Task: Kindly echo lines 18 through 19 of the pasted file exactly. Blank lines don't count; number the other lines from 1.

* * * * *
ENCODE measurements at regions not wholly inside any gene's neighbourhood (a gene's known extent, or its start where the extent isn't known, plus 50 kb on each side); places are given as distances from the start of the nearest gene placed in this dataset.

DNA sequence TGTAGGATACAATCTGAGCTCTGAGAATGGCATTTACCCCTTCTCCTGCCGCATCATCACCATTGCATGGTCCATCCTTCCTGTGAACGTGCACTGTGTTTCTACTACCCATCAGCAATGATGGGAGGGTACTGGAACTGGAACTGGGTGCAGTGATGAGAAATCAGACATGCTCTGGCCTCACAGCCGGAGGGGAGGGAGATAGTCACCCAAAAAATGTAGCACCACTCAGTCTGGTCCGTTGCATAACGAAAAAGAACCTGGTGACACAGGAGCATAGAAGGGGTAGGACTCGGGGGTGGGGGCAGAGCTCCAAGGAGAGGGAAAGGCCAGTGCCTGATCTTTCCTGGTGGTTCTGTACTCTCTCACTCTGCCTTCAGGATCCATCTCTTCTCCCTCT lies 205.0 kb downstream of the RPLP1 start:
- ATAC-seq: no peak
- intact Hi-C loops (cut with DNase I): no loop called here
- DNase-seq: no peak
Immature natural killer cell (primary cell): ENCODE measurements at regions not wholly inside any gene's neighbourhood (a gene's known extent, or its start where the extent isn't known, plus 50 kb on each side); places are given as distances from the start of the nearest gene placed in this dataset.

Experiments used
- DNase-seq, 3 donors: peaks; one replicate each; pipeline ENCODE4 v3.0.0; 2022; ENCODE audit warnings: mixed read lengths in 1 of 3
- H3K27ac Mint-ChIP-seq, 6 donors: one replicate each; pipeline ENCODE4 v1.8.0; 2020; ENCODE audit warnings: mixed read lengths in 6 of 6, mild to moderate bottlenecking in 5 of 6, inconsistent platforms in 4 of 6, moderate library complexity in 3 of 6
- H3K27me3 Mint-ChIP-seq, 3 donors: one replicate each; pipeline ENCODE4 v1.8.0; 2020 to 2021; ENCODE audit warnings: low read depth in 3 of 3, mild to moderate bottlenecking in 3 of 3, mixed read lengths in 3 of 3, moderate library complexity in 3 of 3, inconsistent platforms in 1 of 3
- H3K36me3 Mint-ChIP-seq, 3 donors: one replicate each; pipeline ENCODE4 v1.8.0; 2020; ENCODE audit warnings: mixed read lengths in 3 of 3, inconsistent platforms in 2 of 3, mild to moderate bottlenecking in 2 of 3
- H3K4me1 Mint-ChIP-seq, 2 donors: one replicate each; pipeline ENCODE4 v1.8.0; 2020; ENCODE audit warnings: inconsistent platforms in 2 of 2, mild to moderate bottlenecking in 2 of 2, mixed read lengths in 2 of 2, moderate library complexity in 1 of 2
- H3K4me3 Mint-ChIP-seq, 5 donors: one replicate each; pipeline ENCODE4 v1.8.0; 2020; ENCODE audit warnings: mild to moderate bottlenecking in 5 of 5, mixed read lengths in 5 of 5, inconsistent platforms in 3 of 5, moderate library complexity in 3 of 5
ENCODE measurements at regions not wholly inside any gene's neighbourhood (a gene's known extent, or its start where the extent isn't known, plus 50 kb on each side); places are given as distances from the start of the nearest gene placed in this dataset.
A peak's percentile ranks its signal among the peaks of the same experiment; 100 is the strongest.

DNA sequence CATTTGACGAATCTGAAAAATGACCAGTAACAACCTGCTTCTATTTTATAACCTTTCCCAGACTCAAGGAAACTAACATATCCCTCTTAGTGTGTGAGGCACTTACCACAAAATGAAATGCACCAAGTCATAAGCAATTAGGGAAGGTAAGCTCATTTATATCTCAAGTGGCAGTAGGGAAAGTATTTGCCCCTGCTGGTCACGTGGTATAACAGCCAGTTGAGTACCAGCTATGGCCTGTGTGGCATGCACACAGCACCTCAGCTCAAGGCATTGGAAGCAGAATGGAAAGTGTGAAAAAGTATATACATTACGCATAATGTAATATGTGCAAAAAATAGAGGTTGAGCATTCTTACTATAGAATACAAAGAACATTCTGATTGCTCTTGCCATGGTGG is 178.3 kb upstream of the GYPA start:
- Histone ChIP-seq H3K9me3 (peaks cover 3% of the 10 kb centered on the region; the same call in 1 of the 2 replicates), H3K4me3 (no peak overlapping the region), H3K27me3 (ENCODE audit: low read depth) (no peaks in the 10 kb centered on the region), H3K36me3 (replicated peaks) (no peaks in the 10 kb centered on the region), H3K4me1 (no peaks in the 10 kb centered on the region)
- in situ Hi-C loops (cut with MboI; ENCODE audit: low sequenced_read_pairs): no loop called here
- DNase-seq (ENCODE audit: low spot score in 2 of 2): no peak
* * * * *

- in situ Hi-C loops (cut with MboI; ENCODE audit: low sequenced_read_pairs): no loop called here
- DNase-seq (ENCODE audit: low spot score in 2 of 2): no peak